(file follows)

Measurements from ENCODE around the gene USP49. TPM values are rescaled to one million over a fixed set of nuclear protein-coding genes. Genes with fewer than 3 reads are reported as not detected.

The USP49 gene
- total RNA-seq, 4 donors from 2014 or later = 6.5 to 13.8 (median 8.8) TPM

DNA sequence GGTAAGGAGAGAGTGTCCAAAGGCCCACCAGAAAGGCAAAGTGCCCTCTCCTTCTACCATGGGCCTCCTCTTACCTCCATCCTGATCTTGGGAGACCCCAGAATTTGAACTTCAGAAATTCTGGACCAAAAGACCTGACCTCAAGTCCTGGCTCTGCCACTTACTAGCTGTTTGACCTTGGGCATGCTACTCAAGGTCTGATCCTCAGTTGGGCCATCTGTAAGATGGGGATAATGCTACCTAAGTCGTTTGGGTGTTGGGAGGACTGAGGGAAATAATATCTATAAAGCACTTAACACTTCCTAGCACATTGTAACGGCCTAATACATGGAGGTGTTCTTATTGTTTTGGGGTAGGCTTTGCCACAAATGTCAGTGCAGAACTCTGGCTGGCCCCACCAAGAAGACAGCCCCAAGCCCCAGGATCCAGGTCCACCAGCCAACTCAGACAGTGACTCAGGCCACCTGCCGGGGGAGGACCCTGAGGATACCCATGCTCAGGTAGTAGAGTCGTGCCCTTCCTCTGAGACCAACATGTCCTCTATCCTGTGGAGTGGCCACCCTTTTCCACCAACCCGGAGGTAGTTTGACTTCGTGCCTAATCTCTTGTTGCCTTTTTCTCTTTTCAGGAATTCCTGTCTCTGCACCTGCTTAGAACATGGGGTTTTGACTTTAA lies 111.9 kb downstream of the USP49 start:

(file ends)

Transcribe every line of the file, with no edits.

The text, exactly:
Measurements from ENCODE around the gene USP49. TPM values are rescaled to one million over a fixed set of nuclear protein-coding genes. Genes with fewer than 3 reads are reported as not detected.

The USP49 gene
- total RNA-seq, 4 donors from 2014 or later = 6.5 to 13.8 (median 8.8) TPM

DNA sequence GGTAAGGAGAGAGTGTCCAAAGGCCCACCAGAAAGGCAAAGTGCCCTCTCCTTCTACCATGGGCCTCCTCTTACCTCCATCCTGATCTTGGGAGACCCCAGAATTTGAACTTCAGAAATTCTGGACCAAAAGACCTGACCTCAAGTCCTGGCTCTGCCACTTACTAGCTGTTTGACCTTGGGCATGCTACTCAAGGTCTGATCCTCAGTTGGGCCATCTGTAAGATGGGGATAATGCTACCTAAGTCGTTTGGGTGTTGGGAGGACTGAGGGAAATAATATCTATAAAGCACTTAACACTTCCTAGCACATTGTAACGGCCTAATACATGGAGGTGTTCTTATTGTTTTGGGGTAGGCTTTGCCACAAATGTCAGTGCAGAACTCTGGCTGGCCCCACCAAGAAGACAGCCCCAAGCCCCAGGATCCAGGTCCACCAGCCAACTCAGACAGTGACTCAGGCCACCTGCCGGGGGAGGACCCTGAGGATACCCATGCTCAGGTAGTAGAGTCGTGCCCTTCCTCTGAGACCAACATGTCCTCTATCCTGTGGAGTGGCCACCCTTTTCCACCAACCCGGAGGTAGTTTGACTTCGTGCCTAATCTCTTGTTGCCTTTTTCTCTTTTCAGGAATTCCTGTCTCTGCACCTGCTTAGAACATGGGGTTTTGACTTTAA lies 111.9 kb downstream of the USP49 start: